The government already has plenty of money, they just aren’t spending it properly. Illinois should make do with what it already has. A better set of solutions is to cut back on the number of political appointments to one each at the agency level (pols tend to be higher paid, do less “real” work, are often not even qualified; have little or no experience and do not stay to get some); do not divert money from the road fund; switch the pension system to defined contribution; have the legislature in session for four weeks every two years (reduces opportunities to create new programs); use state education funds to even out the per pupil spending; have a tightly controlled managed care system (little to no choice, and formulaic care options based on the most cost effective treatments) to deliver and pay for health care. Bottom line: spend what we have a lot more wisely and stop proposing ANY new expenditures.

    I would ad a lot more detail, but you can see where this goes. “Live within your means.”

    Personally, I think either solution could work, but neither will go forward because our “leaders” actually follow public opinion. They are very poor when it comes to convincing the public that a difficult solution is the right one.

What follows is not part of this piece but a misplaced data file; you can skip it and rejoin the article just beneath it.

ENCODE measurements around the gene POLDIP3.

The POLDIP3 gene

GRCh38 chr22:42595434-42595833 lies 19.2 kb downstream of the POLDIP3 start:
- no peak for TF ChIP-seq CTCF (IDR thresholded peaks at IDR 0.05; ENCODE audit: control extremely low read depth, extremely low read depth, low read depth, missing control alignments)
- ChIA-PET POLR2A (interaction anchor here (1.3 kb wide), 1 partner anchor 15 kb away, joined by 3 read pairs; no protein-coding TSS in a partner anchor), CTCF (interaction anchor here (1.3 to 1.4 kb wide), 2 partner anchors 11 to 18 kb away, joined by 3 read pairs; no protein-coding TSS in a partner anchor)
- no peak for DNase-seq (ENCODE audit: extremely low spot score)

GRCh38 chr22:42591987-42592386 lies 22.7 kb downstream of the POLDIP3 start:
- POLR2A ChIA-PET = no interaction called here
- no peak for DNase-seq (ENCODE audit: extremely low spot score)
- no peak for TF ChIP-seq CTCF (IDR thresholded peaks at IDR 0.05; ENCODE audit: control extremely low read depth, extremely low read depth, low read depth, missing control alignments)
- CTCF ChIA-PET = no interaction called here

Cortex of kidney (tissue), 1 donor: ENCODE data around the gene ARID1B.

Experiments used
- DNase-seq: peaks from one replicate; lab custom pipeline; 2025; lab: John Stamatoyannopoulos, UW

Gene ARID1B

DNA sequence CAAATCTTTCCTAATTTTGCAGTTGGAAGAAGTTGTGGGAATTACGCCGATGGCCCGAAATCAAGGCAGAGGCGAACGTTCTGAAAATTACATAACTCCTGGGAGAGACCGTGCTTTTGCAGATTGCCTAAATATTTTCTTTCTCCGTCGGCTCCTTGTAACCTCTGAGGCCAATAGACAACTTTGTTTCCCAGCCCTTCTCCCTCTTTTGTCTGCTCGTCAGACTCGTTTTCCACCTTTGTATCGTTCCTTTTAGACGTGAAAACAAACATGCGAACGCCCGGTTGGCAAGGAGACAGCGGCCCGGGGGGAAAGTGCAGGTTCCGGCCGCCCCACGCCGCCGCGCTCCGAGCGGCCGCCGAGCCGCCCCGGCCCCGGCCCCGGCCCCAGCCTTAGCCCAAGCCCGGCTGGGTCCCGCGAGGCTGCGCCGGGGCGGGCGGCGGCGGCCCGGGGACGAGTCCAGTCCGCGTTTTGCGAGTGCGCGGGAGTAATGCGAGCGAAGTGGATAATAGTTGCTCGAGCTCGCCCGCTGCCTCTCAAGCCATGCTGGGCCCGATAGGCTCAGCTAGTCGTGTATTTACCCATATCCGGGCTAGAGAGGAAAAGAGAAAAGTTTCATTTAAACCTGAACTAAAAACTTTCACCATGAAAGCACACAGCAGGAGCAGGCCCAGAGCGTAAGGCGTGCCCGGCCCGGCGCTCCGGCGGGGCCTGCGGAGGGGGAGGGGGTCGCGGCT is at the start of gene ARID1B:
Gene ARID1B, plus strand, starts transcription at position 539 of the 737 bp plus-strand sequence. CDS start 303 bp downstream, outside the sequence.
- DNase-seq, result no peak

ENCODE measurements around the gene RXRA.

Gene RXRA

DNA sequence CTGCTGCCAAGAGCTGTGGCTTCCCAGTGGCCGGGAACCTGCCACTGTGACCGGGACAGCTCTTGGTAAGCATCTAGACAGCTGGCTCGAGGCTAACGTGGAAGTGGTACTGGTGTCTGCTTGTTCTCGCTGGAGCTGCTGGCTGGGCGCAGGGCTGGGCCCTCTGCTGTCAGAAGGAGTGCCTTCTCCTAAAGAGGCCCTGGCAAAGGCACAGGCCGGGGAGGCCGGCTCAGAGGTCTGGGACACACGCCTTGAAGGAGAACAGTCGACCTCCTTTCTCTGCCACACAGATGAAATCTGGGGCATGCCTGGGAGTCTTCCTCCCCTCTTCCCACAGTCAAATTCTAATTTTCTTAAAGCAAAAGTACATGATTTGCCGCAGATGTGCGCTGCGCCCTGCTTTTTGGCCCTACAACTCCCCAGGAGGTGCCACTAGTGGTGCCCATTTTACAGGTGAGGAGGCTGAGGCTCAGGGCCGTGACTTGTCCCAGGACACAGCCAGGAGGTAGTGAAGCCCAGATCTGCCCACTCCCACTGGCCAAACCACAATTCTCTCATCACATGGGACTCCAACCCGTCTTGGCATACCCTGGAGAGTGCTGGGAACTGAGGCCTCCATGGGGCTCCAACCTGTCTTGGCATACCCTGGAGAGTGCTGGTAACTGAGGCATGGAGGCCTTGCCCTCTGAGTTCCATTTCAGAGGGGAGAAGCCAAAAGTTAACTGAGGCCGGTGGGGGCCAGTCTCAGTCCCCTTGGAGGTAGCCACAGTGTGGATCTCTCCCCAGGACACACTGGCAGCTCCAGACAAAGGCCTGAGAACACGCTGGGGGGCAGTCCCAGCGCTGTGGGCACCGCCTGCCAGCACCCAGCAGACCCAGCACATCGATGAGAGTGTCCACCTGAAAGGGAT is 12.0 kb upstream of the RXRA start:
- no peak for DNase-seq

17. - Judgment Day Is On The Way - Friday, Aug 8, 08 @ 1:01 pm:

    Part I: I am against having a statewide building code (leave things the way they are currently). Besides, having a “one size fits all” building code won’t work for Illinois.

    Part II: Arguments in favor of having a statewide building code:

    01 Makes issues easier for builders. When everybody has different rules, drivers builders crazy. For example, some local governments are using the 2003 code, some the 2006 code, some are using other codes. Rules in one place differ next door in a different community.
    02 Some places have no building codes. Now, there’s supposed to be an agreement in place between builders and homeowners that all new construction will be done according to a recognized code standard, but there’s absolutely no enforcement provisions.
    03 As I understand it, IL is the only state which does not have a statewide building code governing basic construction.
    04 IL has higher insurance costs for property owners because we do not have a comprehensive statewide building code. And when (not “if”) we get hit by a major earthquake, we’ll see that particular bird come back home to roost with a vengeance.

    Hope this post meets the criteria.


  18. - Skeeter - Friday, Aug 8, 08 @ 1:30 pm:

    It would be much more entertaining if you allowed snark. Just sayin.